Today at DockerCon in San Francisco, Microsoft Open Technologies Inc. (MS Open Tech) is demonstrating new code that makes running and maintaining Docker on Azure even simpler.
We have streamlined some of the steps required to create and manage Docker hosts in a cloud environment. By updating the cross-platform command line interface (CLI) tools for Azure and utilizing a feature called Virtual Machine (VM) Extensions, we have made it possible to quickly create multiple Docker hosts on Azure, yet also allow users to leverage standard Docker client tools for subsequent configuration and management.
With this update, users can create a Docker enabled VM by running the command ‘azure vm docker create’. Once deployed, users will then be able to use a standard Docker client to manage containers.
This means that we have eliminated the need to log into each Docker host in Azure separately; rather you can now run configuration commands for each host using the Docker client on your desktop or laptop.
We think you’ll like using it.
More About Docker
Docker is an open-source engine that automates the deployment of any application as a portable, self-sufficient container that will run almost anywhere – including Microsoft Azure.
Docker has been making waves for some time despite an insistence from the team that it was “not production ready (yet).” On May 7th, the first version 1.0 release candidate was published, and there is growing excitement that the project will be “production ready” very soon.
UPDATE 6/9/2014: During this morning’s keynote presentation from Docker CEO Ben Golub, the company announced the official release of Docker 1.0. Let the production deployments begin!
Common use cases for Docker include:
- Automating the packaging and deployment of applications
- Creation of lightweight, private PaaS environments
- Automated testing and continuous integration/deployment
- Deploying and scaling web apps, databases and backend services
What makes Docker unique is that instead of maintaining configuration files (as is the case with tools such as Puppet and Chef), developers can create an image of their system and share it directly with their team. Any changes to local environments produce a new image that can be re-shared. Importantly, these images should not be confused with heavyweight Virtual Machine images, which contain everything needed, including the application, any dependencies and the operating system. In contrast, Docker containers include the application and some libraries, but the OS and common dependencies remain shared assets. Consequently, Docker containers are extremely lightweight in comparison to Virtual Machine images. This is nicely illustrated the Docker documentation:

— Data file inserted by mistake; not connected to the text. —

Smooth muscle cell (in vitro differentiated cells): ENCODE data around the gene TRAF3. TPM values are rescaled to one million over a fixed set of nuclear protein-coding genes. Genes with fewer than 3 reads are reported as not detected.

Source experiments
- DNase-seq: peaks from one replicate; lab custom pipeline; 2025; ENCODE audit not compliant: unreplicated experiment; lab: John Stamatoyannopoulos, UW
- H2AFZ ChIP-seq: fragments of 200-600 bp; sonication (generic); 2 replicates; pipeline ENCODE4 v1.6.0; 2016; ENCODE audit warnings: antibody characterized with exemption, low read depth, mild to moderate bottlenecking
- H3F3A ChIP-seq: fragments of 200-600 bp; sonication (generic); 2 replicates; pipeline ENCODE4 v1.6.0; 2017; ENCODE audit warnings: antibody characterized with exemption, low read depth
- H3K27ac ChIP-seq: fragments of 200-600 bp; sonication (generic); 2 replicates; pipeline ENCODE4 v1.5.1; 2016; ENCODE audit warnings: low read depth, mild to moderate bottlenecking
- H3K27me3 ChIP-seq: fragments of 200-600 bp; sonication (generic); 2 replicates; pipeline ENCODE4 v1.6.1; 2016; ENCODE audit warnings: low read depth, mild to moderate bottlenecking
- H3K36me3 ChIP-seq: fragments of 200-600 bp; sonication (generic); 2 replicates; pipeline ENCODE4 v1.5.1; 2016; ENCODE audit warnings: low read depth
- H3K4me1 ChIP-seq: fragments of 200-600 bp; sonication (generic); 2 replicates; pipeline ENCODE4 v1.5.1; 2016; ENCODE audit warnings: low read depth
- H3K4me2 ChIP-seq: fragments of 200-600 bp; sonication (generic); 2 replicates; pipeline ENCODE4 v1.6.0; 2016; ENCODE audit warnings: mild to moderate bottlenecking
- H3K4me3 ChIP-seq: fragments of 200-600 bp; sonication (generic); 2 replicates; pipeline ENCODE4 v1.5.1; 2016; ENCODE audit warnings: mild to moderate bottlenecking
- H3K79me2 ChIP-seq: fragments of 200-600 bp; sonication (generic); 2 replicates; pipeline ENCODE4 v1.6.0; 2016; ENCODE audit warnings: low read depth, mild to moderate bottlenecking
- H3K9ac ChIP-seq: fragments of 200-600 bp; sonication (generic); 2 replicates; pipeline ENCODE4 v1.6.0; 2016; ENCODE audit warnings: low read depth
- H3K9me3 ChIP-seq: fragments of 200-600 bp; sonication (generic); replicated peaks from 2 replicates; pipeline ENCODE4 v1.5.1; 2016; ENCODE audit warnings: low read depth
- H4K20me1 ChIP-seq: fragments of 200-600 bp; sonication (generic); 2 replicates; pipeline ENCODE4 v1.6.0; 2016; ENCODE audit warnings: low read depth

By making Docker containers significantly smaller than traditional VMs, they can be booted/restarted more quickly, more of them can run on a single host and they are considerably more portable. Furthermore, when capturing a new Docker container, the tooling only needs to capture the differences between the original and the new container. This makes it possible to rationalize Docker as a kind of version control system for disk images.
For those of you at DockerCon try to look up @jeffmendoza and @nik_g. Otherwise, the Docker web site offers an excellent introduction to Docker to further explain Docker’s value to Developers and Operations teams. You can find the source code, and get involved in our fork of the cross platform Azure CLI tools (we’ll be merging into the main project and releasing soon). We have also added a section devoted to Docker on our DevOps subsite where we will provide further news and tutorials about Docker on Microsoft Azure.
Watch out for our upcoming tutorial to help you get started.